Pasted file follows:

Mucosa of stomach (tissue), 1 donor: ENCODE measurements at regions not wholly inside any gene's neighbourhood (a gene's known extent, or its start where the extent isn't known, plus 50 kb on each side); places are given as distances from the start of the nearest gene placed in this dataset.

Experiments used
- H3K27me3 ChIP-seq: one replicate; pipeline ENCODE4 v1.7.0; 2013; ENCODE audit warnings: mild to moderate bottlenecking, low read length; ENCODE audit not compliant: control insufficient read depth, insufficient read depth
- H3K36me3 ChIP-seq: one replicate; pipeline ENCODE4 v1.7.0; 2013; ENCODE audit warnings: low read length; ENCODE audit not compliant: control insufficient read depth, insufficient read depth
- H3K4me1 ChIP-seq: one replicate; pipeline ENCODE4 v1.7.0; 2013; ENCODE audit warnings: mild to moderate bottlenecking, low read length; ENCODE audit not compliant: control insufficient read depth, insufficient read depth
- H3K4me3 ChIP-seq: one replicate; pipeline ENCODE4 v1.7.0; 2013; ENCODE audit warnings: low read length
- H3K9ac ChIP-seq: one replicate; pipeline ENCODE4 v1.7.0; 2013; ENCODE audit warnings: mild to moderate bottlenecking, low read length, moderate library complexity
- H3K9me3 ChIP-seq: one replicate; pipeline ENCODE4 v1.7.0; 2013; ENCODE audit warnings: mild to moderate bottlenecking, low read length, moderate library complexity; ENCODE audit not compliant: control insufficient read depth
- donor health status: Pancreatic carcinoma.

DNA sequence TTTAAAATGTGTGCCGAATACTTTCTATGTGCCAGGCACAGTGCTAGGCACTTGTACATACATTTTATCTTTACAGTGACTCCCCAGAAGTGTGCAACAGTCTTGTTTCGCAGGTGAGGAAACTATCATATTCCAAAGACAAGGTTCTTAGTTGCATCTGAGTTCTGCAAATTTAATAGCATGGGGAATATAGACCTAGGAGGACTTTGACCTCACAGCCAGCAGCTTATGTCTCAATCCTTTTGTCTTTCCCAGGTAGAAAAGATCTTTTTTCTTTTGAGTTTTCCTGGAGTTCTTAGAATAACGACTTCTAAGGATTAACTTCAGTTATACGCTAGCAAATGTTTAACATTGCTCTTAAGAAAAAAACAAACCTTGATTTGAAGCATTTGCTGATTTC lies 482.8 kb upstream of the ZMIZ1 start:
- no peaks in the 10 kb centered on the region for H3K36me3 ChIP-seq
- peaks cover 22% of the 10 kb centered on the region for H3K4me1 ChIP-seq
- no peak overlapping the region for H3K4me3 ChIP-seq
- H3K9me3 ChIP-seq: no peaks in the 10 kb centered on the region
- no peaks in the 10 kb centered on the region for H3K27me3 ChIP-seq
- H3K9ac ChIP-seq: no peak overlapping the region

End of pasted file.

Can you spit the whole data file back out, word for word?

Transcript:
Mucosa of stomach (tissue), 1 donor: ENCODE measurements at regions not wholly inside any gene's neighbourhood (a gene's known extent, or its start where the extent isn't known, plus 50 kb on each side); places are given as distances from the start of the nearest gene placed in this dataset.

Experiments used
- H3K27me3 ChIP-seq: one replicate; pipeline ENCODE4 v1.7.0; 2013; ENCODE audit warnings: mild to moderate bottlenecking, low read length; ENCODE audit not compliant: control insufficient read depth, insufficient read depth
- H3K36me3 ChIP-seq: one replicate; pipeline ENCODE4 v1.7.0; 2013; ENCODE audit warnings: low read length; ENCODE audit not compliant: control insufficient read depth, insufficient read depth
- H3K4me1 ChIP-seq: one replicate; pipeline ENCODE4 v1.7.0; 2013; ENCODE audit warnings: mild to moderate bottlenecking, low read length; ENCODE audit not compliant: control insufficient read depth, insufficient read depth
- H3K4me3 ChIP-seq: one replicate; pipeline ENCODE4 v1.7.0; 2013; ENCODE audit warnings: low read length
- H3K9ac ChIP-seq: one replicate; pipeline ENCODE4 v1.7.0; 2013; ENCODE audit warnings: mild to moderate bottlenecking, low read length, moderate library complexity
- H3K9me3 ChIP-seq: one replicate; pipeline ENCODE4 v1.7.0; 2013; ENCODE audit warnings: mild to moderate bottlenecking, low read length, moderate library complexity; ENCODE audit not compliant: control insufficient read depth
- donor health status: Pancreatic carcinoma.

DNA sequence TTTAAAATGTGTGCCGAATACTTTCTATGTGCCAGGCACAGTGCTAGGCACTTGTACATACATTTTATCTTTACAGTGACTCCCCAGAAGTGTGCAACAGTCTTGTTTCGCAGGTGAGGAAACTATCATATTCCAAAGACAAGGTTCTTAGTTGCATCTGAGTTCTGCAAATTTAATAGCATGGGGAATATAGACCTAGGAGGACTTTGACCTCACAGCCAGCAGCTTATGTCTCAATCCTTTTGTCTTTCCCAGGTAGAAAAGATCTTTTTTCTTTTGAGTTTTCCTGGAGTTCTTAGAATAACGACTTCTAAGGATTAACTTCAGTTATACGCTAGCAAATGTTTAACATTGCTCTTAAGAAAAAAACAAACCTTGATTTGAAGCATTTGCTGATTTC lies 482.8 kb upstream of the ZMIZ1 start:
- no peaks in the 10 kb centered on the region for H3K36me3 ChIP-seq
- peaks cover 22% of the 10 kb centered on the region for H3K4me1 ChIP-seq
- no peak overlapping the region for H3K4me3 ChIP-seq
- H3K9me3 ChIP-seq: no peaks in the 10 kb centered on the region
- no peaks in the 10 kb centered on the region for H3K27me3 ChIP-seq
- H3K9ac ChIP-seq: no peak overlapping the region